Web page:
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A parent’s dilemma: BoJo Academy or Rayner’s Lane?


FOR more than a century the BoJo Academy has been a dazzling beacon in a somewhat dull educational firmament. Renowned for its traditional values and timeless style of teaching, it has attracted pupils from both home and abroad. Recently however, there has been a distinct and palpable feeling that the Academy has somehow lost its bearings, and that Rayner’s Lane Comprehensive offers a better experience for both pupils and parents. TCWDF’s Education Correspondent investigates.

It seems almost sacrilegious to question the capabilities of such a distinguished seat of learning as the BoJo Academy, yet more and more parents have expressed misgivings about the direction of travel this venerated institution has taken. Admired worldwide for its rigorous approach to dispensing knowledge and preparing past and future generations of pupils, it is a great shame that it is now under a penetrating spotlight.

I talk with Mr and Mrs Britten, a couple whose 14-year-old son attends the school. They articulate opinions that they assure me are widely held by parents.

‘Whilst initially we believed what we were told in a pre-admission tour and meeting, we have become increasingly disillusioned with the school. The recent merry-go-round of Head Teachers has done little to settle the nerves of already panicked parents. The differing approach to financial matters from a selection of Bursars has also troubled us.’

I ask Mr Britten if the teaching cadre impressed him.

‘Not at all, I am sad to say. Mr Sunak (current Headmaster) has taken on a variety of second- and third-rate individuals who are patently unsuitable for the task. I don’t know if these appointments were made to save money, or for some other reason, but most, if not all, should not be working in such an environment. In my wife’s opinion they are uniformly deadbeats.’

Has the curriculum changed much recently?

‘Again, yes, but in my mind not for the best. I sent our son there to be given what I thought would be the best education money could buy. Recently he has come home with homework which I struggle to see the benefit of. Whilst dance, film studies and travel and tourism are no doubt important for someone wanting to make their way in the modern world, it seems a pity that this is at the expense of more traditional subjects.

‘Additionally, our son appears to have been brainwashed. He hectors us endlessly about saving the planet. Not a day goes by without him turning lights off, turning the central heating down and returning meat to the supermarket for a refund. Only last week he let the air out of our car’s tyres and to cap it all he threw a tin of soup over a framed photograph of my wife and I enjoying the beach in Majorca. When I asked him why, he gave me an unsettling look and repeated over and over: “How dare you!” It was all quite upsetting, and I blame the Academy for instilling these thoughts.’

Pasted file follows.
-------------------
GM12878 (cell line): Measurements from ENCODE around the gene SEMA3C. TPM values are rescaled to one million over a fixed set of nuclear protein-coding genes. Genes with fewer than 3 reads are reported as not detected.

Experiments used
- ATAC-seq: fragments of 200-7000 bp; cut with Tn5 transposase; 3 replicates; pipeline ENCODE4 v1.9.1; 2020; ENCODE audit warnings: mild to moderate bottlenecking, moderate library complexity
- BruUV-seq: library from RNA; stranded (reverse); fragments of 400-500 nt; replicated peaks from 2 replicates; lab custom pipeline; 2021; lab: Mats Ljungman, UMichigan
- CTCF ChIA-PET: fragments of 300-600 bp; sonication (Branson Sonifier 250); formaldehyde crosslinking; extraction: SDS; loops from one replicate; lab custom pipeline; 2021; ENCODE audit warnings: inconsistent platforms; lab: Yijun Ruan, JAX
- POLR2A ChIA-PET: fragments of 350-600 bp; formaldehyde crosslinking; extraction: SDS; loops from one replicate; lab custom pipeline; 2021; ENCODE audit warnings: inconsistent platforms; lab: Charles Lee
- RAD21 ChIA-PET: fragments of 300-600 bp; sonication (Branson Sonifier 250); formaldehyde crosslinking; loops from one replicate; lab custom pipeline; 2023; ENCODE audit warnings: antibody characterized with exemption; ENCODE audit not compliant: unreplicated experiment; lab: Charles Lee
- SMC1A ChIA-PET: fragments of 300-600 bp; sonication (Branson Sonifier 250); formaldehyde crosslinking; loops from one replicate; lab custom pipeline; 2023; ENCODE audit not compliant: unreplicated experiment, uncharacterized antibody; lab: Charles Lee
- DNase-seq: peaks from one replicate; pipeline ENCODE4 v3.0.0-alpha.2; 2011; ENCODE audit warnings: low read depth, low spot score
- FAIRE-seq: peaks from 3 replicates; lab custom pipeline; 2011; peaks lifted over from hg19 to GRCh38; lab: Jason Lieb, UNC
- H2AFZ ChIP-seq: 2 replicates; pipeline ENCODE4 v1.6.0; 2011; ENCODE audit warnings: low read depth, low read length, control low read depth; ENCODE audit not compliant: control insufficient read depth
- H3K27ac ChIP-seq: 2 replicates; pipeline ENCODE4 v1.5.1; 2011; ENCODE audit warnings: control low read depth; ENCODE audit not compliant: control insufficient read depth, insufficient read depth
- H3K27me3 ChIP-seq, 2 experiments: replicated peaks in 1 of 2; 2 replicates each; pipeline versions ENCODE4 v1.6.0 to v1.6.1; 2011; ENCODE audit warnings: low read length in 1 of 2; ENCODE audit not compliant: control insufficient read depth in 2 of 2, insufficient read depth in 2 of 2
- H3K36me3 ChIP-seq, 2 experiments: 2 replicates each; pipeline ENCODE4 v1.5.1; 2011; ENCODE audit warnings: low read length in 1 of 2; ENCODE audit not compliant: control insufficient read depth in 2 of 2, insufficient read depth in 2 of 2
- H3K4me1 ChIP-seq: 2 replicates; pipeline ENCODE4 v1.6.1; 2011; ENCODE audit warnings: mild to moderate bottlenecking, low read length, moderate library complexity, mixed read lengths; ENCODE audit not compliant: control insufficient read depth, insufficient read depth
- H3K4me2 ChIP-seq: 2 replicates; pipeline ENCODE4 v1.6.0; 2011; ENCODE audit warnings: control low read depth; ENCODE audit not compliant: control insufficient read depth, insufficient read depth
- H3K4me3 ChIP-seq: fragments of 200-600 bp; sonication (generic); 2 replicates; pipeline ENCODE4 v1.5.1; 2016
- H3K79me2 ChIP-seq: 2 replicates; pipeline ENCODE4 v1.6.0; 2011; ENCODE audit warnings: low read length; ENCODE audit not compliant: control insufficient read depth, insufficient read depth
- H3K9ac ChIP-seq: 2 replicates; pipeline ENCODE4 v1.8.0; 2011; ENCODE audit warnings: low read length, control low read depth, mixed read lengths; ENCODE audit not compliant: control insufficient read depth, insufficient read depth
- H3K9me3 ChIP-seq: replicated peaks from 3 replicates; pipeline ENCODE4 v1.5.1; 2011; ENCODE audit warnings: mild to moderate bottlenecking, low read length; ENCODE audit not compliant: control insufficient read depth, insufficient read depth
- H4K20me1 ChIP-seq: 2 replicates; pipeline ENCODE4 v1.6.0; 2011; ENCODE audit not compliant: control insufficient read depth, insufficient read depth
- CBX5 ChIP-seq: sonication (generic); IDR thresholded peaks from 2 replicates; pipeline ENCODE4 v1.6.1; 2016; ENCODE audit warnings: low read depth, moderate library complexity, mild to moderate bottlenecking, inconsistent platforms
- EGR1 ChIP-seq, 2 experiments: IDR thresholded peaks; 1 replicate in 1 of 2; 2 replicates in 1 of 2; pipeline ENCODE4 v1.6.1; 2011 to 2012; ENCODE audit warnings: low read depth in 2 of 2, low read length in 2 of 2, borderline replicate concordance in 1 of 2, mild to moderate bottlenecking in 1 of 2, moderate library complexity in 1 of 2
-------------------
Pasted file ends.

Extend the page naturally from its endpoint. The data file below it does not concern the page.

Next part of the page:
Has the Academy any redeeming qualities?

‘In my opinion, none whatsoever. The school is hopelessly oversubscribed yet still insists on accepting more and more boarders whose parents are located overseas. The dormitories are packed to the gunwales, and our son tells me that there have been some quite violent disputes outside the tuck shop. They even engaged a teacher to teach common sense – I mean, really?

‘The fees are exorbitant and they keep escalating each year – but for whose benefit? Mr Sunak has been an unmitigated disaster, but he is just one in a long line of hopeless helmsmen. Nothing works apparently; the whole infrastructure seems irreparably broken. If things don’t change soon, I will have to look elsewhere.’

By that, does he mean Rayner’s Lane Comprehensive or perhaps the newly opened Reform School in Farage Lane?

‘I am tempted by Mr Starmer’s openness and desire to give children a head start in life. My main concern is that the school itself is not exactly an advertisement for that ethos. The ramshackle portakabins strewn across the tarmacked playing fields, the insistence that parents cannot drive on the premises, the questionable practice of allowing boys and girls to share lavatories, changing rooms and showers and the well-documented bullying of the man in charge of school debates is all something my wife and I struggle to understand.

‘I am sure Sir Keir is well-intentioned, and that is evidenced by his willingness to employ people who would patently struggle to gain meaningful employment in the real world. But that goodness comes at a price for the youngsters, doesn’t it?

‘As far as the Reform School is concerned, we just don’t know. The prospectus is undeniably enticing, but there is an awful lot of small print in the last pages that we cannot be bothered with. I just wish there was a good old-fashioned school in the area, one that you knew was straightforward and sensible.’

Difficult times for parents; maybe a new school will emerge along the lines Mr Britten talks passionately about. Or maybe not.

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Alexander McKibbin
Alexander McKibbin
Alexander McKibbin is a retired media executive who worked across domestic and international media.

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